ON Tuesday, January 29, 2019, Transparency International (TI), which annually monitors corruption in 180 countries around the world, released the result of the Corruption Perception Index of 2018. It showed that Nigeria had “moved up” from its 148th position in the index of 2017 to 144th least corrupt country in 2018.
This news sent many Nigerians euphoric in the Social Media. For them, we are beginning to win the anti-graft war which is one of the three major planks of the President Muhammadu Buhari government. But a closer look at the details against the background of our performances before the advent of this regime shows that we have actually stagnated in spite of our best efforts.
For instance, TI also explained that Nigeria’s four-point jump was due to the fact that corruption worsened in other countries. Nigeria remained rooted with 27 points (same as in the 2017 ranking) as opposed to 88 points by Denmark which has consistently maintained the position of the world’s least corrupt country.
It will be recalled that Nigeria had slipped from its 138th position (26/100 points) in the index released in 2016 (which mirrored the survey for 2015 out of the 168 countries surveyed) to 148th in 2017 when the Buhari regime’s anti-corruption performance was first assessed.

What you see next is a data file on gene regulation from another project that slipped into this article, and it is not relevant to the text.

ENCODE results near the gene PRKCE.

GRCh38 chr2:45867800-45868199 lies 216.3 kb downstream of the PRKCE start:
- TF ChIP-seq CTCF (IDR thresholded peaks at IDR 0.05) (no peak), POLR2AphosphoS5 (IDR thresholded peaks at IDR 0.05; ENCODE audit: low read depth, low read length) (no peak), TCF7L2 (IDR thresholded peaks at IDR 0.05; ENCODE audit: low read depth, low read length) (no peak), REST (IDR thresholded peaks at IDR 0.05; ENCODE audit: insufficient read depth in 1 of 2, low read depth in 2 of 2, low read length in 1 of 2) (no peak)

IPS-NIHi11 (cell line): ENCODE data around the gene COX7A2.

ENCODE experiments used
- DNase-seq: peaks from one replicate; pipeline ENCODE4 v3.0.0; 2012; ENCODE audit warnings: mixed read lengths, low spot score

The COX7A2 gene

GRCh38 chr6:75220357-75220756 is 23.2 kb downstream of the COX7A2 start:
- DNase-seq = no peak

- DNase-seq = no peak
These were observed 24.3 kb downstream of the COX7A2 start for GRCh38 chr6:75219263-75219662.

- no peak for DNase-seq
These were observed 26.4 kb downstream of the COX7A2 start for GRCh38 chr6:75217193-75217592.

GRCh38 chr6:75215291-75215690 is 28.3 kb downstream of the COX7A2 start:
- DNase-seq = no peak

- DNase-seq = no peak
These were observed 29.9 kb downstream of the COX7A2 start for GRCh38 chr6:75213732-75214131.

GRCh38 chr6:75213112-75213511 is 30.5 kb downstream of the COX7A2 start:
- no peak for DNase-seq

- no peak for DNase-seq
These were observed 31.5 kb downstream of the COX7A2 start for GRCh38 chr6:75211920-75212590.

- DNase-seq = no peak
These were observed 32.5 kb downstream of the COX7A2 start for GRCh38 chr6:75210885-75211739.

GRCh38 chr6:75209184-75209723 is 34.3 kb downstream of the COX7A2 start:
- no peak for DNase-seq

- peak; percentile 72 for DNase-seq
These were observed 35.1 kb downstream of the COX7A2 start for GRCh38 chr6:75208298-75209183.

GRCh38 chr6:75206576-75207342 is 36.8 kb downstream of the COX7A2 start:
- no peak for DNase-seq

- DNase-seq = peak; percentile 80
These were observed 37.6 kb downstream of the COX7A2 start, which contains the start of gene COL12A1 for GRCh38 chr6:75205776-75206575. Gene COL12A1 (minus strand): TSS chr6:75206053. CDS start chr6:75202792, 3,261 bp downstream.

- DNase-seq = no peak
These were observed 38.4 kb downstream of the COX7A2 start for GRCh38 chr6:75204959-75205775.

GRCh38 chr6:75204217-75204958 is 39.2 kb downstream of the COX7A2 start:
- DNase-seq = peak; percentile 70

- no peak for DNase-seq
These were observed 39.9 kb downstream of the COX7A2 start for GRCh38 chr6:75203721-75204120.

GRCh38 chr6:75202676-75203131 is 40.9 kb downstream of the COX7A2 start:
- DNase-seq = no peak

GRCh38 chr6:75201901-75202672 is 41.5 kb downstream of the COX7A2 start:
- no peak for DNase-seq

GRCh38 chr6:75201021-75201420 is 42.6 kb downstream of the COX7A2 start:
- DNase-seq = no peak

The simple message in the apparent stagnation is that the Buhari regime urgently needs to reassess its anti-graft strategies in order for it to make any meaningful impact. Right now, there is undue emphasis in the seizure and recovery of funds ostensibly traced to former public officeholders in the previous regime of the Peoples Democratic Party (PDP).
Critics have consistently accused the Buhari government of shielding many people similarly accused of corruption within the ruling party and government, including those who defected from the PDP to the ruling All Progressives Congress, APC. The widespread perception of a selective anti-graft war has done much to diminish the impacts of efforts made since 2015.
The Executive Director of the Civil Society Legislative Advocacy Centre, CISLAC, (an affiliate of Transparency International) Mr. Awwal Rafsanaji said: “Nigeria is still perceived as a highly-corrupt nation”, with large-scale corruption perception still plaguing the oil, defence and bureaucratic sectors.
Even the Whistleblower policy, a major innovation of this regime, has proved ineffective because it has not provided enough protection or reward promised to whistleblowers.
The entire machinery of our anti-graft war must be repositioned and made all-inclusive, with technology fully deployed, before we can make meaningful progress in the global corruption perception index.